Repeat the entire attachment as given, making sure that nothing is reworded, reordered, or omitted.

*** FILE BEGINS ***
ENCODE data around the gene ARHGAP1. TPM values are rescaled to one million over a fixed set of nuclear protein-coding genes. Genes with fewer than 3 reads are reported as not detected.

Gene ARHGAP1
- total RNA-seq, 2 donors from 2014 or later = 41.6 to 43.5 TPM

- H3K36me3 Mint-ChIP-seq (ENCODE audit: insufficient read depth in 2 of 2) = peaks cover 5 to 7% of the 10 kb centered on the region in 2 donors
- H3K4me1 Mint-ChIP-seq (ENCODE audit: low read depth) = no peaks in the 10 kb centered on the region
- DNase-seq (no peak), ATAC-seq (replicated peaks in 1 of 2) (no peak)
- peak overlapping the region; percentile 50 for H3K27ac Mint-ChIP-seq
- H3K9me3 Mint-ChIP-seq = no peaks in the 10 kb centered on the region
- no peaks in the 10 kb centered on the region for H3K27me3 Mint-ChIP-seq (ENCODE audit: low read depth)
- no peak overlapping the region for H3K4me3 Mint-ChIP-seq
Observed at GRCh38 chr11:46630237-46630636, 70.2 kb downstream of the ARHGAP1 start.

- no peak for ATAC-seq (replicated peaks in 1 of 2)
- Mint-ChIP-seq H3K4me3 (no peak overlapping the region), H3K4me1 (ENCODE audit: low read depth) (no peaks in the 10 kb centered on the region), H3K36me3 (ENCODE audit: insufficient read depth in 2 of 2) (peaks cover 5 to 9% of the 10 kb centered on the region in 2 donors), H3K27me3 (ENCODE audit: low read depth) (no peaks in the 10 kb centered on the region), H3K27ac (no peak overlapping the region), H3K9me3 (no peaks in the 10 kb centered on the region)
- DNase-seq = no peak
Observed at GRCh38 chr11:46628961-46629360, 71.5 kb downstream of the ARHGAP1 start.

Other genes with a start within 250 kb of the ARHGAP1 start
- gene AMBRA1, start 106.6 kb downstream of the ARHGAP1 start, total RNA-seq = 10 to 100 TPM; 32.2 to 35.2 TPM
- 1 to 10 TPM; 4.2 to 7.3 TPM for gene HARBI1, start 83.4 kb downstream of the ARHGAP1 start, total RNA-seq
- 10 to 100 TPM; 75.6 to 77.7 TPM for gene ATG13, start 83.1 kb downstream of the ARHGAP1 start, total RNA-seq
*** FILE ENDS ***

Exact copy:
ENCODE data around the gene ARHGAP1. TPM values are rescaled to one million over a fixed set of nuclear protein-coding genes. Genes with fewer than 3 reads are reported as not detected.

Gene ARHGAP1
- total RNA-seq, 2 donors from 2014 or later = 41.6 to 43.5 TPM

- H3K36me3 Mint-ChIP-seq (ENCODE audit: insufficient read depth in 2 of 2) = peaks cover 5 to 7% of the 10 kb centered on the region in 2 donors
- H3K4me1 Mint-ChIP-seq (ENCODE audit: low read depth) = no peaks in the 10 kb centered on the region
- DNase-seq (no peak), ATAC-seq (replicated peaks in 1 of 2) (no peak)
- peak overlapping the region; percentile 50 for H3K27ac Mint-ChIP-seq
- H3K9me3 Mint-ChIP-seq = no peaks in the 10 kb centered on the region
- no peaks in the 10 kb centered on the region for H3K27me3 Mint-ChIP-seq (ENCODE audit: low read depth)
- no peak overlapping the region for H3K4me3 Mint-ChIP-seq
Observed at GRCh38 chr11:46630237-46630636, 70.2 kb downstream of the ARHGAP1 start.

- no peak for ATAC-seq (replicated peaks in 1 of 2)
- Mint-ChIP-seq H3K4me3 (no peak overlapping the region), H3K4me1 (ENCODE audit: low read depth) (no peaks in the 10 kb centered on the region), H3K36me3 (ENCODE audit: insufficient read depth in 2 of 2) (peaks cover 5 to 9% of the 10 kb centered on the region in 2 donors), H3K27me3 (ENCODE audit: low read depth) (no peaks in the 10 kb centered on the region), H3K27ac (no peak overlapping the region), H3K9me3 (no peaks in the 10 kb centered on the region)
- DNase-seq = no peak
Observed at GRCh38 chr11:46628961-46629360, 71.5 kb downstream of the ARHGAP1 start.

Other genes with a start within 250 kb of the ARHGAP1 start
- gene AMBRA1, start 106.6 kb downstream of the ARHGAP1 start, total RNA-seq = 10 to 100 TPM; 32.2 to 35.2 TPM
- 1 to 10 TPM; 4.2 to 7.3 TPM for gene HARBI1, start 83.4 kb downstream of the ARHGAP1 start, total RNA-seq
- 10 to 100 TPM; 75.6 to 77.7 TPM for gene ATG13, start 83.1 kb downstream of the ARHGAP1 start, total RNA-seq